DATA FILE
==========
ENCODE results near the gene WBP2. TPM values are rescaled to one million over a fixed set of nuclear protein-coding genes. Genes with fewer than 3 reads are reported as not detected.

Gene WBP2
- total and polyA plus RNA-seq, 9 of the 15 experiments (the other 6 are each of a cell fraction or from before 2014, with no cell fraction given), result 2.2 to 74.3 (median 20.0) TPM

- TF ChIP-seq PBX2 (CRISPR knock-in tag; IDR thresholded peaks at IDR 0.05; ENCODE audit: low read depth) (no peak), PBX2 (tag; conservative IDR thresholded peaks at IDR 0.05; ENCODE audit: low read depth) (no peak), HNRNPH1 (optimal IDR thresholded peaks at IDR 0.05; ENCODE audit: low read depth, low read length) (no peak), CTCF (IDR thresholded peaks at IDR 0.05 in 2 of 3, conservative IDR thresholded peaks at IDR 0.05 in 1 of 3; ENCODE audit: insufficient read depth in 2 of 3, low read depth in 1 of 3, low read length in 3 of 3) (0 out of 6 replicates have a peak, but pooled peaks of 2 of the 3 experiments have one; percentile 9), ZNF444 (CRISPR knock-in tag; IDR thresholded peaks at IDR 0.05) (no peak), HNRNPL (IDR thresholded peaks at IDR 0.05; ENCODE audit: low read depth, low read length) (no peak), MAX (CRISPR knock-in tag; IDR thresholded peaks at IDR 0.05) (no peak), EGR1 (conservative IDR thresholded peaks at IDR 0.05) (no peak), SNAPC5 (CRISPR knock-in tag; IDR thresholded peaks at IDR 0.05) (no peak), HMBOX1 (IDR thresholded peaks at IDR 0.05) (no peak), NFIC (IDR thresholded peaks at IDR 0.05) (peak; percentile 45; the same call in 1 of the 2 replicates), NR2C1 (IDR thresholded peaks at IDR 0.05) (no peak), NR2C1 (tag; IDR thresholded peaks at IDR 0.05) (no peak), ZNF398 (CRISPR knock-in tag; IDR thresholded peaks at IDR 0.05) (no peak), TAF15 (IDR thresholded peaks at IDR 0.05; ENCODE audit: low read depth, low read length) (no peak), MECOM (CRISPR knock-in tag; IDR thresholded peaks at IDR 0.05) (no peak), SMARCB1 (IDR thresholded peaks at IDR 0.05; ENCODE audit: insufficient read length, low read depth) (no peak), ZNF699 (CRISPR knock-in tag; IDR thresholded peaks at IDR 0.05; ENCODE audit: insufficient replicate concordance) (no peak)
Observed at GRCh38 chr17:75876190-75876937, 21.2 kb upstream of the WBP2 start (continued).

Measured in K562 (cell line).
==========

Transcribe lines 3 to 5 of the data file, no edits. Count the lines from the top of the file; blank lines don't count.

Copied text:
- total and polyA plus RNA-seq, 9 of the 15 experiments (the other 6 are each of a cell fraction or from before 2014, with no cell fraction given), result 2.2 to 74.3 (median 20.0) TPM

- TF ChIP-seq PBX2 (CRISPR knock-in tag; IDR thresholded peaks at IDR 0.05; ENCODE audit: low read depth) (no peak), PBX2 (tag; conservative IDR thresholded peaks at IDR 0.05; ENCODE audit: low read depth) (no peak), HNRNPH1 (optimal IDR thresholded peaks at IDR 0.05; ENCODE audit: low read depth, low read length) (no peak), CTCF (IDR thresholded peaks at IDR 0.05 in 2 of 3, conservative IDR thresholded peaks at IDR 0.05 in 1 of 3; ENCODE audit: insufficient read depth in 2 of 3, low read depth in 1 of 3, low read length in 3 of 3) (0 out of 6 replicates have a peak, but pooled peaks of 2 of the 3 experiments have one; percentile 9), ZNF444 (CRISPR knock-in tag; IDR thresholded peaks at IDR 0.05) (no peak), HNRNPL (IDR thresholded peaks at IDR 0.05; ENCODE audit: low read depth, low read length) (no peak), MAX (CRISPR knock-in tag; IDR thresholded peaks at IDR 0.05) (no peak), EGR1 (conservative IDR thresholded peaks at IDR 0.05) (no peak), SNAPC5 (CRISPR knock-in tag; IDR thresholded peaks at IDR 0.05) (no peak), HMBOX1 (IDR thresholded peaks at IDR 0.05) (no peak), NFIC (IDR thresholded peaks at IDR 0.05) (peak; percentile 45; the same call in 1 of the 2 replicates), NR2C1 (IDR thresholded peaks at IDR 0.05) (no peak), NR2C1 (tag; IDR thresholded peaks at IDR 0.05) (no peak), ZNF398 (CRISPR knock-in tag; IDR thresholded peaks at IDR 0.05) (no peak), TAF15 (IDR thresholded peaks at IDR 0.05; ENCODE audit: low read depth, low read length) (no peak), MECOM (CRISPR knock-in tag; IDR thresholded peaks at IDR 0.05) (no peak), SMARCB1 (IDR thresholded peaks at IDR 0.05; ENCODE audit: insufficient read length, low read depth) (no peak), ZNF699 (CRISPR knock-in tag; IDR thresholded peaks at IDR 0.05; ENCODE audit: insufficient replicate concordance) (no peak)
Observed at GRCh38 chr17:75876190-75876937, 21.2 kb upstream of the WBP2 start (continued).